The conclusion of this study revealed that the researchers were able to examine their relational content through conceptual mapping in order to help them gain an understanding of how the correlation between their emotional lives and the interview setting could intensify the data interpretation, reporting, and minimize on the participant experiences (Arditti, et al., 2010). Ultimately, when researchers become interweaved in the research, they can take on emotional burdens and personal feelings as it relates to the participants and treatment endured. In this type of research, I could foresee how this could happen to another set of researchers in this type of environment as well.
Includes measures of non-target family members not just (IP)
This article did address the emotions of the researchers and the behaviors of the correctional staff. The behaviors of the correctional staff appear to have a significant correlation to the feelings and emotions that the researchers endured while in the research setting.
Allows for both positive and negative change
The researchers were seeking to obtain positive change that included better treatment of the families who were visiting inmates in a correctional facility. As this article did not specify if the positive change occurred, each of the researchers questioned how the families were being treated after they left.
Level of measurement is precise (categorical, ordinal, interval, ratio)
While this journal did not clearly state that the level of measurement was an interval, I would assume that it is as the researchers appear to be attempting to obtain information to fill in a gap and better help the families (Rossetti, 2018).
Statistical Conclusion is Valid
There were no stats included in this article.
Limitations to the Conclusion
1. The researchers noted that they felt powerless, angry at the criminal justice system, and their despair (Arditti, et al., 2010). Their feeling of being powerless in this situation could be a factor in their conclusion.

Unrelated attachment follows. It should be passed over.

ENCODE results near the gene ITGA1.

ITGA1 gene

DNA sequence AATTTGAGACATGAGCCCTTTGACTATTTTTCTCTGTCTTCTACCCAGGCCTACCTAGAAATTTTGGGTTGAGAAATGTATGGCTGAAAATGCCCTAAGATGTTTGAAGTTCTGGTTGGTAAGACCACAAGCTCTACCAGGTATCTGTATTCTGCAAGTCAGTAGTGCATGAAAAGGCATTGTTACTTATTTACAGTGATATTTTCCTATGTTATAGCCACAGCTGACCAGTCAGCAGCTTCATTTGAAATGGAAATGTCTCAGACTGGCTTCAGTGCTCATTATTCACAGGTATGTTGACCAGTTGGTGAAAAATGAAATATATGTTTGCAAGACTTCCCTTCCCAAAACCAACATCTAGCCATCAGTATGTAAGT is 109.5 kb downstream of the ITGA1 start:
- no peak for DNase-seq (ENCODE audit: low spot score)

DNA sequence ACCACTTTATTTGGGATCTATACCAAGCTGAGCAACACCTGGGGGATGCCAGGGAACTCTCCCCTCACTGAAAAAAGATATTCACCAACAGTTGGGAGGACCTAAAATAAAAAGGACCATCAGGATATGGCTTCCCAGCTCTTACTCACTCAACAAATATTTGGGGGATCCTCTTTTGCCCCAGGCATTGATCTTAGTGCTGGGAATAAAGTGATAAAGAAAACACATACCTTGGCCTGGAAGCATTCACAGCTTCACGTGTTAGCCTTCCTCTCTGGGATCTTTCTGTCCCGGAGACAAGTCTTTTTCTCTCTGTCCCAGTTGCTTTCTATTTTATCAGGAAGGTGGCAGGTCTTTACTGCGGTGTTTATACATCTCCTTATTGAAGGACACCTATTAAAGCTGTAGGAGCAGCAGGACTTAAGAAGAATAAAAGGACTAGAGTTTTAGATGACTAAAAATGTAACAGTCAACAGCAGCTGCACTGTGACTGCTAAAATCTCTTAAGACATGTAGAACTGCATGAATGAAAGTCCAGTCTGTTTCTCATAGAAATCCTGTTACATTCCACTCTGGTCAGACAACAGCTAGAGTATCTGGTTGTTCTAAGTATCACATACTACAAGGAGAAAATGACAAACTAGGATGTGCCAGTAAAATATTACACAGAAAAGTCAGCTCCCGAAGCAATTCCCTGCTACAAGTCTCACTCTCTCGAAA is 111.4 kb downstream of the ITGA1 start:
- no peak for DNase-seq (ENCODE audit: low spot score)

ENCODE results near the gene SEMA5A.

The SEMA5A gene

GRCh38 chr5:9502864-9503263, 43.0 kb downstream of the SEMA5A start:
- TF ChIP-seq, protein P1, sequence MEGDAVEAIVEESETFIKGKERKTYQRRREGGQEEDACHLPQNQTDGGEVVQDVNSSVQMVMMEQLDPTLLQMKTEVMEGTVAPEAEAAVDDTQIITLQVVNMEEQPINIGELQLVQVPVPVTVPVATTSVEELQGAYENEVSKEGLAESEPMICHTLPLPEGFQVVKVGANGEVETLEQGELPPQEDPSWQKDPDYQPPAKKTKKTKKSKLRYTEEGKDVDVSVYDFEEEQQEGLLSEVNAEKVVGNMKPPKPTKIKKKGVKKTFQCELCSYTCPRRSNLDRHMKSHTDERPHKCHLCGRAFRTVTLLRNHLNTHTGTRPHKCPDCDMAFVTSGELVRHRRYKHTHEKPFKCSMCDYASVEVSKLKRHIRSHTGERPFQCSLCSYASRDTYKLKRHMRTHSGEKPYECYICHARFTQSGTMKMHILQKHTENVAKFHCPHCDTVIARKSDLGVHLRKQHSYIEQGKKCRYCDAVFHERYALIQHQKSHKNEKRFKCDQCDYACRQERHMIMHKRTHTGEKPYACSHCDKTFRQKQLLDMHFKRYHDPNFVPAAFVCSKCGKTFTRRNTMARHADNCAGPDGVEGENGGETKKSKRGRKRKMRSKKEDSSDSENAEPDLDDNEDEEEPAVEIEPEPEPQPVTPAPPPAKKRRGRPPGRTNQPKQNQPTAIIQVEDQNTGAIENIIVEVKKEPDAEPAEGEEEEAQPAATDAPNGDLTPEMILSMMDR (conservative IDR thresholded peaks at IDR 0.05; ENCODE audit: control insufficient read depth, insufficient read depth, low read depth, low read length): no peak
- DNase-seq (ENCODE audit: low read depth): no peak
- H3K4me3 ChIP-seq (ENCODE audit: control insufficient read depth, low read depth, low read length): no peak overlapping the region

2. The researcher’s perspective appeared to be unilateral as they only discussed their emotions as it related to how the families of the inmates were treated. Their viewpoints did not address any rules or regulations as it relates to the correctional facility and the possibility that some of these rules were established to keep everyone safe. Boudin, Stutz, and Littman (2013), conducted a study with Yale University which revealed that restrictions in prisons may be placed on certain things as it pertains to the visit to include the hours, duration, privacy, and other aspects as a means to ensure the safety and security of everyone, the extraordinary numbers of personnel, and the needs to keep the correctional facilities in order. As correctional facilities can be restrictive at times and have unpredictable environments, however, it functions as a secure environment where each staff member has a well defined and discrete role in helping ensure the safety of everyone within the facility (Apa, Bai, Mukhenejee, Herzig, Koenigsmann, Lowy, and Larson, 2012). I view the guard’s roles as ensuring the safety of the families and inmates during the visits and the protocols enforced are a measure used to do this.